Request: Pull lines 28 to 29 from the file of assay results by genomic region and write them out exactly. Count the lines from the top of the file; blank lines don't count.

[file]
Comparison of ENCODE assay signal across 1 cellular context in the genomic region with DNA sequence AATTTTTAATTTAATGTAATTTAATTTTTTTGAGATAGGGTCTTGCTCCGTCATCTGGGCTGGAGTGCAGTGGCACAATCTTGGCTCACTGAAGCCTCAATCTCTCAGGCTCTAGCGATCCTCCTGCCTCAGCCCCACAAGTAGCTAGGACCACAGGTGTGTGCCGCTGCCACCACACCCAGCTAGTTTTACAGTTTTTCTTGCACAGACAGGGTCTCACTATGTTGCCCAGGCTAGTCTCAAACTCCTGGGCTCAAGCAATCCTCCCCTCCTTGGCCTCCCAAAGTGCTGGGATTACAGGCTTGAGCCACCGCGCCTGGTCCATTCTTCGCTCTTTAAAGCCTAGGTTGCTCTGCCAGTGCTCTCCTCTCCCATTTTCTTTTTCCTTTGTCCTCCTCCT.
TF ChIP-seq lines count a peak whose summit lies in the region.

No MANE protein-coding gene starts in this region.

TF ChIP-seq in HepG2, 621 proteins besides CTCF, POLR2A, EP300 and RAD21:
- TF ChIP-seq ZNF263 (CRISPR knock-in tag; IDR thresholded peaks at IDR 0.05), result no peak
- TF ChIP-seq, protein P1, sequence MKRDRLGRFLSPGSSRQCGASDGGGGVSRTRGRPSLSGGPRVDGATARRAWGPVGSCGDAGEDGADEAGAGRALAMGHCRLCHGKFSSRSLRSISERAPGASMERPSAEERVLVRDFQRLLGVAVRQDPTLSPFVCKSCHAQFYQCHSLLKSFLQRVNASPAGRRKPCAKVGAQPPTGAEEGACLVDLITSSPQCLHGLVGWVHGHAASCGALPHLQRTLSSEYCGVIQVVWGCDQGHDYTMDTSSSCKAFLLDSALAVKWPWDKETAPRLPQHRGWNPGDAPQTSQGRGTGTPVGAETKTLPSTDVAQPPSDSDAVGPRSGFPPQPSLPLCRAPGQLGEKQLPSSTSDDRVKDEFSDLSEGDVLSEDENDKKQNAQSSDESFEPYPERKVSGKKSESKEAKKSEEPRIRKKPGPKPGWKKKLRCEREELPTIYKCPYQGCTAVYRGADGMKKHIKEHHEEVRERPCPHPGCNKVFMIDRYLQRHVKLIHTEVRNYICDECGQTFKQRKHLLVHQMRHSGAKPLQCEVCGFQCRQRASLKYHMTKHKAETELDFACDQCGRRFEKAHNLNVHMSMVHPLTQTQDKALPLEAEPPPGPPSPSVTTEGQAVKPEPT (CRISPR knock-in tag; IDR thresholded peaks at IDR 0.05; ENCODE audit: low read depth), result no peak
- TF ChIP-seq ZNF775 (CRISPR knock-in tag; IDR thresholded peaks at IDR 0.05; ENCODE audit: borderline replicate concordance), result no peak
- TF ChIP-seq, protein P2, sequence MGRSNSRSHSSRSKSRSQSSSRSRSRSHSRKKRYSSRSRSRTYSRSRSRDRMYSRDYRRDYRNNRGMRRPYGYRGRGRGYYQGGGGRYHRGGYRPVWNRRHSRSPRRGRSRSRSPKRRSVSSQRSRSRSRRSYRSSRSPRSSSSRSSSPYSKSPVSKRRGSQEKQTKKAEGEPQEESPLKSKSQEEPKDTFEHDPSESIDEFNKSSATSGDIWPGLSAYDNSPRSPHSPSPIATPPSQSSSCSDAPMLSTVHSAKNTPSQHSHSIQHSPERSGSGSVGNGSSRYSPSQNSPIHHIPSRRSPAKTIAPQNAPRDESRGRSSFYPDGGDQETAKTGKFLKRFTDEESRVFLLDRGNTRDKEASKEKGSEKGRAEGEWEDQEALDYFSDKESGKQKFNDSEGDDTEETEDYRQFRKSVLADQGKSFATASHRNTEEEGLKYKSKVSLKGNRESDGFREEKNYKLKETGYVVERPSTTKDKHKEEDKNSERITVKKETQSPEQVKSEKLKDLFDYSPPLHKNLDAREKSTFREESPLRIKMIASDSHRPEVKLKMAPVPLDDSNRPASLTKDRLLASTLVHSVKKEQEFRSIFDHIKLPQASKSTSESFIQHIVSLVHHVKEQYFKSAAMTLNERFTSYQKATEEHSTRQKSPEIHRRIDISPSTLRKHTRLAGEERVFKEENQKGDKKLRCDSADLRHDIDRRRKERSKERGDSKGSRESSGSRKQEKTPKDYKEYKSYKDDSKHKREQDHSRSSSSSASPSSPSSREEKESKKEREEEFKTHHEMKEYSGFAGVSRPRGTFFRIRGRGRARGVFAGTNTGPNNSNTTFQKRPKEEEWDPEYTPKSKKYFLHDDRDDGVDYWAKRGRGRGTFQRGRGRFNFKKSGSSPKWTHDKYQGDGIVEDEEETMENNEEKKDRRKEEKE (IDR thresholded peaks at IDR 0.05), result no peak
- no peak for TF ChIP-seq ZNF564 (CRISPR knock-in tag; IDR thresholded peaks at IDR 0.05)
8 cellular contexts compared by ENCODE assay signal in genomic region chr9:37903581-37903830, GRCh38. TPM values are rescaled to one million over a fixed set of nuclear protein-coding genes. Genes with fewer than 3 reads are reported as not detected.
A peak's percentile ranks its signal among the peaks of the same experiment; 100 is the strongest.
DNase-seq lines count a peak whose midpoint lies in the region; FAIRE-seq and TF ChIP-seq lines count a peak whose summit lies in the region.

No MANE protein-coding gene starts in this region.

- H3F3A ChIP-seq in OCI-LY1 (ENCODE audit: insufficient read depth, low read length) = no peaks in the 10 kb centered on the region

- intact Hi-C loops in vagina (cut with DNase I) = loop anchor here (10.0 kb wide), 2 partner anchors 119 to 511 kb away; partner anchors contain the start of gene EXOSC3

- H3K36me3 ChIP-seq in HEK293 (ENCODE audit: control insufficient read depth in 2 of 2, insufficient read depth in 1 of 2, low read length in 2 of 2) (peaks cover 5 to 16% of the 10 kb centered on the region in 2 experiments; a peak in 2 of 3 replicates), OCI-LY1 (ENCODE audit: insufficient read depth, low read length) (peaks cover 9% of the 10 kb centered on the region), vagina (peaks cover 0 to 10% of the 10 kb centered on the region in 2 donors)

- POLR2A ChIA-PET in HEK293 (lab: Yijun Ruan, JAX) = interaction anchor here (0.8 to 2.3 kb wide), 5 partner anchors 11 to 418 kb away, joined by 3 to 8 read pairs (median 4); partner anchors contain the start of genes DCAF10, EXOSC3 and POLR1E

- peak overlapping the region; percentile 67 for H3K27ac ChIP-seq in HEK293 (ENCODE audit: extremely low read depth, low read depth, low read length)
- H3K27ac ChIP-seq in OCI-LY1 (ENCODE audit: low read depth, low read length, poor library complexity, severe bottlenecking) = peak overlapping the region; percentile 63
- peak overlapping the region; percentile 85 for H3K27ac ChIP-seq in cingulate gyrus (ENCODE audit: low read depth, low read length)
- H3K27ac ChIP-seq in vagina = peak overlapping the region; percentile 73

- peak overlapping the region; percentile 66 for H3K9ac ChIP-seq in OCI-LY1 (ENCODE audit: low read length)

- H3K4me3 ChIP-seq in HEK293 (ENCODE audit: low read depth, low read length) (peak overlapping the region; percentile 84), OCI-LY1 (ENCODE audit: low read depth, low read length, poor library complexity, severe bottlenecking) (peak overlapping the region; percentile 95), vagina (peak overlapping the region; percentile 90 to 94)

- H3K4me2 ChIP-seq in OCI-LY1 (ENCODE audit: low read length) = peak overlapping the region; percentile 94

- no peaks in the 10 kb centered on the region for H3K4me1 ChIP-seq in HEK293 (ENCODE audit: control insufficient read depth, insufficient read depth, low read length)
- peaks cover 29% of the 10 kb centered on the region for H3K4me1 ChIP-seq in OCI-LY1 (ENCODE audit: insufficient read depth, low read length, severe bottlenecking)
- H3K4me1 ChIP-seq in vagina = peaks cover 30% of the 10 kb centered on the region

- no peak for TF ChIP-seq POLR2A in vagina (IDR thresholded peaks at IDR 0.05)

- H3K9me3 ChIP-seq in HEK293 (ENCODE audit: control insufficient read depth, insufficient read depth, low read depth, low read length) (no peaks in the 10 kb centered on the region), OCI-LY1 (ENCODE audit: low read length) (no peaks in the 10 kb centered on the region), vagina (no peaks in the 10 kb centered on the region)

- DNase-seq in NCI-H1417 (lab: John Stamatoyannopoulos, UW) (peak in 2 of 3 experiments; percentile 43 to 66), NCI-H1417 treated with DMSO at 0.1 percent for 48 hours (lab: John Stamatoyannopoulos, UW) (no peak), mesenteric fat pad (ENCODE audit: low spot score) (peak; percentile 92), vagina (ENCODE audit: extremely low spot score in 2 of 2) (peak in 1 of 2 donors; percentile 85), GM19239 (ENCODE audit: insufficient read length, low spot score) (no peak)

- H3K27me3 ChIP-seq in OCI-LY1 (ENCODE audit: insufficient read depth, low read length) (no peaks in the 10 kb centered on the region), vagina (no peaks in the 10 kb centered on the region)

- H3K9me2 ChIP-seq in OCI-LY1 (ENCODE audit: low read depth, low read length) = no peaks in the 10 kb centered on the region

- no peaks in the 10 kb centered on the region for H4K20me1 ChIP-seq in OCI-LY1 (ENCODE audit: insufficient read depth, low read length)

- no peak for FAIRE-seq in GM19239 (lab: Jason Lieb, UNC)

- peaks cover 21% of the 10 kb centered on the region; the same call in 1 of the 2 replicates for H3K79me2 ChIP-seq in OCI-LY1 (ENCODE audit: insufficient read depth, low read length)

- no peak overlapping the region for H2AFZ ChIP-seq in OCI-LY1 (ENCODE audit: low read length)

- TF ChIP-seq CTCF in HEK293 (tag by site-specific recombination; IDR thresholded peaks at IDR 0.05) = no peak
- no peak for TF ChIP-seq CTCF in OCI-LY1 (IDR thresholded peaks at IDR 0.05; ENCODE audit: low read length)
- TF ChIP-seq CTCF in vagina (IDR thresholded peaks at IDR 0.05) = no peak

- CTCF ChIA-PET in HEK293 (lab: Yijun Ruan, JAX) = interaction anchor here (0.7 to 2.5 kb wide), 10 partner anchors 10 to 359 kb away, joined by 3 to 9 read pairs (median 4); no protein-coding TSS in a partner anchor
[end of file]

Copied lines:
- no peak for TF ChIP-seq POLR2A in vagina (IDR thresholded peaks at IDR 0.05)

- H3K9me3 ChIP-seq in HEK293 (ENCODE audit: control insufficient read depth, insufficient read depth, low read depth, low read length) (no peaks in the 10 kb centered on the region), OCI-LY1 (ENCODE audit: low read length) (no peaks in the 10 kb centered on the region), vagina (no peaks in the 10 kb centered on the region)